A five-wicket burst at the MCG in 2009 and a seven-wicket haul in a neutral-venue game at Leeds in 2010 — both against Australia — heralded Amir’s arrival on the Test scene.
Amir’s pace, swing and wicket-taking ability were drawing comparisons with Wasim, and his status was rising with 19 wickets in four Tests against England — until it all came crashing down at Lord’s.
“A cricketer’s life is very short, especially a fast bowler’s career and a five-year gap did a lot of damage to my body,” Amir admitted in a YouTube interview last month.
“My body just sort of shut down. When I returned in 2016, I played regularly and that took a toll on my body and that’s why I retired from Test cricket.”
Amir attracted criticism with the decision to step away from Tests last year, aged just 28. Bowling coach Waqar Younis accused him of “ditching the team.”
But Amir, who helped Pakistan win the 2017 Champions Trophy final against India with a burst of 3-16, said one more world title would help him end his compromised career on a high.
“Whatever format I play in, I wear the Pakistan star on my chest. If I get 500 wickets in ODIs and T20Is and win one more title then I would think I have done justice to my career.”


Pakistan arrests 'most wanted' militant linked to Iran-backed Zainabiyoun Brigade

Updated 37 min 7 sec ago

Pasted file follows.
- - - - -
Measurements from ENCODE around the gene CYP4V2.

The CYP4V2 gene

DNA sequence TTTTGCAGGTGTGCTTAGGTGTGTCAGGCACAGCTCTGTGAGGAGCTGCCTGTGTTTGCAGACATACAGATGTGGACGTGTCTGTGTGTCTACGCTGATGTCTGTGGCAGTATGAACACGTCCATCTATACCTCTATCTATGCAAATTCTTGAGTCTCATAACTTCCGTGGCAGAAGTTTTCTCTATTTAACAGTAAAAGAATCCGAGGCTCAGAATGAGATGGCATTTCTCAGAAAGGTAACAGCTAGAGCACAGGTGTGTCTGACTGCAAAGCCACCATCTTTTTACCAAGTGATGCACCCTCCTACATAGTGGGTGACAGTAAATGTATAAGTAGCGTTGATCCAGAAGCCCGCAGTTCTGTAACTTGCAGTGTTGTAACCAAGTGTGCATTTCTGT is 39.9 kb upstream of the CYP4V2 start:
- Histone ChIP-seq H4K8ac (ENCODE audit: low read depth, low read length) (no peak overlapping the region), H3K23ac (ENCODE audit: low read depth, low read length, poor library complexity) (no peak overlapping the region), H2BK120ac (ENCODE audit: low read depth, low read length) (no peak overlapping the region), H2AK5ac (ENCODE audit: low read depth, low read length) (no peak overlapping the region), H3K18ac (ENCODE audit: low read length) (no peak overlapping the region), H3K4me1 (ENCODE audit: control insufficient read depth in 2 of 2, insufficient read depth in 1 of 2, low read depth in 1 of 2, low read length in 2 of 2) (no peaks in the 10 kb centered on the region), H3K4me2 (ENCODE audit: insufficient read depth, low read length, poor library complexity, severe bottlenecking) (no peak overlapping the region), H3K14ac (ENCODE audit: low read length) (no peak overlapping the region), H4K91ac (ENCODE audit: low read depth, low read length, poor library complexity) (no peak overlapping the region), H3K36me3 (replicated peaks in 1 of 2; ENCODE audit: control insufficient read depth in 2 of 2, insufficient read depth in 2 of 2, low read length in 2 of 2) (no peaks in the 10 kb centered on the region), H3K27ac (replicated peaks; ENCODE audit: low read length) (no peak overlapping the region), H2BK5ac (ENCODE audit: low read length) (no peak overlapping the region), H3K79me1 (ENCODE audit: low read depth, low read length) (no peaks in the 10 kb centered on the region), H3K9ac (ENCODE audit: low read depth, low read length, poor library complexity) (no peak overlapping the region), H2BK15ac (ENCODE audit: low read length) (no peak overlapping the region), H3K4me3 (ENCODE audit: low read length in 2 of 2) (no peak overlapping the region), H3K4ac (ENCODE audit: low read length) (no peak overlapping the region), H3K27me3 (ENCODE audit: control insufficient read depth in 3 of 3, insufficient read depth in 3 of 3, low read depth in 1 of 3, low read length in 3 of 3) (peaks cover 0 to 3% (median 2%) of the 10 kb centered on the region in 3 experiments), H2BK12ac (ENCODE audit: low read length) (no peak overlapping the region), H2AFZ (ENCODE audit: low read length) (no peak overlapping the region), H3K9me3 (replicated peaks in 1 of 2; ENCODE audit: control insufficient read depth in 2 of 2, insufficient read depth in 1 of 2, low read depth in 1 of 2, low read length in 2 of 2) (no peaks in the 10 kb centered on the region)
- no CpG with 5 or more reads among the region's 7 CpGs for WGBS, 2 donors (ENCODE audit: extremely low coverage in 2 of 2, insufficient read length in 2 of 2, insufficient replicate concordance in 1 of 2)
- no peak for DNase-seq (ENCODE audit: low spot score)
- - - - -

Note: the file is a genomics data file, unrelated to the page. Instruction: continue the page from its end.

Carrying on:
Pakistan arrests 'most wanted' militant linked to Iran-backed Zainabiyoun Brigade

  • Counterterrorism police chief says Abbas Jafri received military training in neighboring Iran
  • Last December, police arrested two members of the same militant outfit from Karachi’s Korangi area

KARACHI: Pakistan has arrested a ‘most wanted’ militant it says is linked to the Zainabiyoun Brigade, with investigators saying on Thursday he had received military training in neighboring Iran.
The Zainabiyoun Brigade was placed on the US Treasury’s financial blacklist in January 2019 and is believed to have sent young members of the Pakistani Shiite community to fight in Syria. 
“The arrested terrorist, Abbas Jafri, is a close aide of another most-wanted terrorist, Yawar Abbas, and, much like other members of the Zainabiyoun Brigade, got his military training in neighboring Iran,” Omar Shahid, deputy inspector general (DIG) of the Counter Terrorism Department (CTD), said.
According to an official handout, Jafri, who was arrested in Karachi, was trained in 2014 and, among other skills, taught to perform intelligence operations and provide medical services.
“The arrested terrorist specialized in automatic weapons and received training from a neighboring country,” the handout added.
Jafri, from whom weapons were confiscated, was also described as the right-hand man of Yawar Abbas and named in the “Red Book”, an official document on that lists  names and profiles of hardened militants.
According to the police, Jafri was involved in carrying out reconnaissance activities for militants.
The arrested man has been shifted to an undisclosed location for further investigation, police said.
Earlier in December, CTD said it had arrested two members of the Zainabiyoun Brigade from the Korangi area of Karachi in connection with a string of killings over the last six years. 
Tehran has not responded to the CTD’s claims.
On November 27, an AP report said that a group of Pakistanis was among 19 pro-Iran militia fighters killed in eastern Syria.
In March, a senior official told Arab News that up to 50 Pakistani fighters were killed by the Turkish army and Syrian forces in a major rebel stronghold in the northwest of the country.